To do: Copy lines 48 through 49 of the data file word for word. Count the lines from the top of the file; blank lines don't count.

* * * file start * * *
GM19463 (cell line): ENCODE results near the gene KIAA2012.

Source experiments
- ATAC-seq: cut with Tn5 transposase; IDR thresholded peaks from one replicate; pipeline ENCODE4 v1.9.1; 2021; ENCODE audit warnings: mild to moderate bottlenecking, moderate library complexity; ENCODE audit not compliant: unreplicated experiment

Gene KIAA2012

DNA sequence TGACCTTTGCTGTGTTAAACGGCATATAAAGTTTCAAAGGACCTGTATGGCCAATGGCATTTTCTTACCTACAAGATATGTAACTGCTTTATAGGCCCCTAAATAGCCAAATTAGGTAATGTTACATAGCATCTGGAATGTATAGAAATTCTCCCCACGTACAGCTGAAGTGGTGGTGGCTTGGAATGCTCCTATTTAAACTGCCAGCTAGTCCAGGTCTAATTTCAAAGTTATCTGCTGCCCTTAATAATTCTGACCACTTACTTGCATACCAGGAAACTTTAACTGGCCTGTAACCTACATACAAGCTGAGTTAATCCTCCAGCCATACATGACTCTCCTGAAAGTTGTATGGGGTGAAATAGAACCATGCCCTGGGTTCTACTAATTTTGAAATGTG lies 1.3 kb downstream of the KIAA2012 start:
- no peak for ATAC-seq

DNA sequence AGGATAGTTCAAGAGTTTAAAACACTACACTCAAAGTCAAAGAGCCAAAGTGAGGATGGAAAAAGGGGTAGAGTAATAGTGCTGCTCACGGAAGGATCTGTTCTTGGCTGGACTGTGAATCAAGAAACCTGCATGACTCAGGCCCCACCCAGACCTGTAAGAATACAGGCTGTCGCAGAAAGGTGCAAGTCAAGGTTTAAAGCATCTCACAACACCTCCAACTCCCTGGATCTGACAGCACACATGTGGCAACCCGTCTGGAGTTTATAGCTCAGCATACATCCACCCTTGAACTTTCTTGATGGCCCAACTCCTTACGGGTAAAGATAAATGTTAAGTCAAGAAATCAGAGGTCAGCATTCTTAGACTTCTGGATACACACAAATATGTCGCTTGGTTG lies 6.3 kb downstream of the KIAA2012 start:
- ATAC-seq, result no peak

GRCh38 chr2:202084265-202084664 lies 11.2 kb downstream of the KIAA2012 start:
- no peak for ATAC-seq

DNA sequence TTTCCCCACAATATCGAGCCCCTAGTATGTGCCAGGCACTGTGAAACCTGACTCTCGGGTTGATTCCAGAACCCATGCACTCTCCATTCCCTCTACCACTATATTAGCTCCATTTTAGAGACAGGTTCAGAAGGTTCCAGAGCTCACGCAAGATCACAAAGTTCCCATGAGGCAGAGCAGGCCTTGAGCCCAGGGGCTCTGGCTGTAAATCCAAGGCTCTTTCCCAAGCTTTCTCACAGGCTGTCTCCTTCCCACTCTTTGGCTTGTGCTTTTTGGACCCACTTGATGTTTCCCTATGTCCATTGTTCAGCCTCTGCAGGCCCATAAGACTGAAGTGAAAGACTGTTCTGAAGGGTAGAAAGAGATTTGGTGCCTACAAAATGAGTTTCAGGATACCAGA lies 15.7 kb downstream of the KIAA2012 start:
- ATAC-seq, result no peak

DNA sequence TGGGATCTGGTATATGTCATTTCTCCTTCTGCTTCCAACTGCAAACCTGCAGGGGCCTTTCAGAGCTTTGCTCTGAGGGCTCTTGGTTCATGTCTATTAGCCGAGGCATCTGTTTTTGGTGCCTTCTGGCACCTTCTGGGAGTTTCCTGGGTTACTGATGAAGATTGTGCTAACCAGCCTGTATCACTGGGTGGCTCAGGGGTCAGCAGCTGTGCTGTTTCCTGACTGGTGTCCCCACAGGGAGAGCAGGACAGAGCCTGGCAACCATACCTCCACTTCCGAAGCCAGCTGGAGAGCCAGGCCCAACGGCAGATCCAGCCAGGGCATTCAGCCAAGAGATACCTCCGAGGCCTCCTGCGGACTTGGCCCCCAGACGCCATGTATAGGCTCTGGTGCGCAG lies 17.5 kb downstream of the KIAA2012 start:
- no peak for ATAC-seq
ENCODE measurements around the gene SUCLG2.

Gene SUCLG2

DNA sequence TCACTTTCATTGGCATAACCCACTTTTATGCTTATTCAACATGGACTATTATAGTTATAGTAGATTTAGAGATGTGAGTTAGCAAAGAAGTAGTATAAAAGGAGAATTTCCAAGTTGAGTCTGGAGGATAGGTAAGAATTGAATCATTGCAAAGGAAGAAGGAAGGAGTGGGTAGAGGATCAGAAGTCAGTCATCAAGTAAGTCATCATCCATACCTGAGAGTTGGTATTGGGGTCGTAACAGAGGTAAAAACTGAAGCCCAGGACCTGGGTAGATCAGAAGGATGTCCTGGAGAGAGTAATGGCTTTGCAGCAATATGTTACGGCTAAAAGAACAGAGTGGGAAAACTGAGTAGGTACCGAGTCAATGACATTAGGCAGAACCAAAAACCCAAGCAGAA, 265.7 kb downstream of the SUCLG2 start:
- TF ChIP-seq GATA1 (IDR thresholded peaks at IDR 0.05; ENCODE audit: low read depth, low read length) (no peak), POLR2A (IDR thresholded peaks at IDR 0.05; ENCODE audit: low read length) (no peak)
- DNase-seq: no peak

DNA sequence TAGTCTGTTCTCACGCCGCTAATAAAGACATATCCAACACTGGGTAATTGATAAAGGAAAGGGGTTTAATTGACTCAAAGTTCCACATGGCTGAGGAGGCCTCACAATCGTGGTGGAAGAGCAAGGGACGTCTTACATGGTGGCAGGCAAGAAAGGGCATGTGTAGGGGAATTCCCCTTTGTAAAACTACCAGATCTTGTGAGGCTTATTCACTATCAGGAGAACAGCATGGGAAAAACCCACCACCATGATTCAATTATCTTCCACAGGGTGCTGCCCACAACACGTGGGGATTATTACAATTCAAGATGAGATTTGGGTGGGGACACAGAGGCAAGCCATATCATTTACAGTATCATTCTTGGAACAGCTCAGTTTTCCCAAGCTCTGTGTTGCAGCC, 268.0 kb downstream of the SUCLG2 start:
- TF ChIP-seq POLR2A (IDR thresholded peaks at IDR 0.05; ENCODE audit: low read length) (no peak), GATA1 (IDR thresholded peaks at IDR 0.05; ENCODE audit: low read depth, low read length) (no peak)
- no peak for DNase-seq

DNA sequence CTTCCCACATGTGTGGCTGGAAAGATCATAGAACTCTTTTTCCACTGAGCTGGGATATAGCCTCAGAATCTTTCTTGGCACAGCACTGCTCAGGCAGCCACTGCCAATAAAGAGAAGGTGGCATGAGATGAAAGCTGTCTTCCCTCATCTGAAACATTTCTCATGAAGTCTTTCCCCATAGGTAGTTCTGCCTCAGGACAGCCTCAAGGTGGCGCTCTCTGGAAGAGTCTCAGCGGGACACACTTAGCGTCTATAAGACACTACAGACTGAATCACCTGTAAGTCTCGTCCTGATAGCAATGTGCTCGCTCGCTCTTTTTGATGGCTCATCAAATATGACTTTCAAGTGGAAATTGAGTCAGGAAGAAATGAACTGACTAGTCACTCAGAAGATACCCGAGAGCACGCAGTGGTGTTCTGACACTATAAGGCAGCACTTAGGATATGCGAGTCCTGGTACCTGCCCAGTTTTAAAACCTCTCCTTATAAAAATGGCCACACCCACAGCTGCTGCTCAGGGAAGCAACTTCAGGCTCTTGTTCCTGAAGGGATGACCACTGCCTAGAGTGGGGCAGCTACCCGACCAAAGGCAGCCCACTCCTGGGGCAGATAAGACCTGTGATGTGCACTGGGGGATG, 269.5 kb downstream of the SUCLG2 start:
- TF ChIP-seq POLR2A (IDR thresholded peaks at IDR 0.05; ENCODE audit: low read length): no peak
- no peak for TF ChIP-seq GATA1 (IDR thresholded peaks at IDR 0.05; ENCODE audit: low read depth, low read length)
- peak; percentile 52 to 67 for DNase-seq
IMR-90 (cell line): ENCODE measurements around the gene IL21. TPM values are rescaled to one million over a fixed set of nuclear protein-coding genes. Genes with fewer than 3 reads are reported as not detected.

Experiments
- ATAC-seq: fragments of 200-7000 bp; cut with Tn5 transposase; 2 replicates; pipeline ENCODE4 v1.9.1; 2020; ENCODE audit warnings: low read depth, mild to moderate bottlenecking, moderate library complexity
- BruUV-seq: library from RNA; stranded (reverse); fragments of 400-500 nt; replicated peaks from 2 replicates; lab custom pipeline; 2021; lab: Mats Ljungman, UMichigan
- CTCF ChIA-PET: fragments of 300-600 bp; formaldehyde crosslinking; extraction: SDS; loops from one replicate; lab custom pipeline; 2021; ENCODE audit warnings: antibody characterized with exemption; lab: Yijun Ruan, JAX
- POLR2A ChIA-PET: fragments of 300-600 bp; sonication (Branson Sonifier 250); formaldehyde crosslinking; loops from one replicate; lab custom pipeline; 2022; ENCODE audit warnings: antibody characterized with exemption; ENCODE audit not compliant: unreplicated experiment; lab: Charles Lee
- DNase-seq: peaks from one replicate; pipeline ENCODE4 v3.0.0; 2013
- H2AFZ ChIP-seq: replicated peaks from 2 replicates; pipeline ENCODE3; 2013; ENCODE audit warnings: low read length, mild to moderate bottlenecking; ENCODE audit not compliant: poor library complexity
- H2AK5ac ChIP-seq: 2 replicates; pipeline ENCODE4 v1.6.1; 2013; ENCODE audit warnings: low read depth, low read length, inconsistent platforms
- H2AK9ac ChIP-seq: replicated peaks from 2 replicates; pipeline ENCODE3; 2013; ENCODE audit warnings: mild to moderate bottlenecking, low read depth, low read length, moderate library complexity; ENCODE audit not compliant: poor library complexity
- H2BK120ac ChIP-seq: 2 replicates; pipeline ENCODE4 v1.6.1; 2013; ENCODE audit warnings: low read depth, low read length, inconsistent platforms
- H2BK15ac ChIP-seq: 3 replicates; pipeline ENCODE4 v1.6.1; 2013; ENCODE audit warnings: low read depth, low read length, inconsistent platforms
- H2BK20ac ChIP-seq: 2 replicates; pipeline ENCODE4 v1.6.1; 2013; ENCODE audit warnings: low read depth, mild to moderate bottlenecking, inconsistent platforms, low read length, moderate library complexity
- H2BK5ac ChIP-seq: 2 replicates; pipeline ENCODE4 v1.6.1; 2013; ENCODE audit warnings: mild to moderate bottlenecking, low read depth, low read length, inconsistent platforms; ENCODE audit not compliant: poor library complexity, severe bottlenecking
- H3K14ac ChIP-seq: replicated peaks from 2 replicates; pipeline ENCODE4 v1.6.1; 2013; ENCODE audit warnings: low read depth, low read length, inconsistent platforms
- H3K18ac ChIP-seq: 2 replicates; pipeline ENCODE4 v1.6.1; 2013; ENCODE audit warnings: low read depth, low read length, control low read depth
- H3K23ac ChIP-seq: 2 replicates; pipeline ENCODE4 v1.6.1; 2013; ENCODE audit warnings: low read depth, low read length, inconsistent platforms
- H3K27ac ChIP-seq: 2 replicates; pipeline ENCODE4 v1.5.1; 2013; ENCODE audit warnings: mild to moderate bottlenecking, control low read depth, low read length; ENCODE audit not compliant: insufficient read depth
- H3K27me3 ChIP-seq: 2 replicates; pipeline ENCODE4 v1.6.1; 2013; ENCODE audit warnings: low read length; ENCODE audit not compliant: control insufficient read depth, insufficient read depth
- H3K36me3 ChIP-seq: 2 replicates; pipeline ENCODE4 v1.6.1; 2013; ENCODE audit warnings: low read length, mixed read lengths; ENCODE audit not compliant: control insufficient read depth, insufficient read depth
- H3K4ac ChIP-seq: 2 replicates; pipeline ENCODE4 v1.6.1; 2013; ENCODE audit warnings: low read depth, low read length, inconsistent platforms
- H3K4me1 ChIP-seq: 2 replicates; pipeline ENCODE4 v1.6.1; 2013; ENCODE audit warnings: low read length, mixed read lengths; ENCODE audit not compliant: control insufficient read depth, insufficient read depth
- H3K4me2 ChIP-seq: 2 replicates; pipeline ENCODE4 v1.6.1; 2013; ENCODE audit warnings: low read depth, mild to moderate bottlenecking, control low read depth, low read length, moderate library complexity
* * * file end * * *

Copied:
- H3K4me1 ChIP-seq: 2 replicates; pipeline ENCODE4 v1.6.1; 2013; ENCODE audit warnings: low read length, mixed read lengths; ENCODE audit not compliant: control insufficient read depth, insufficient read depth
- H3K4me2 ChIP-seq: 2 replicates; pipeline ENCODE4 v1.6.1; 2013; ENCODE audit warnings: low read depth, mild to moderate bottlenecking, control low read depth, low read length, moderate library complexity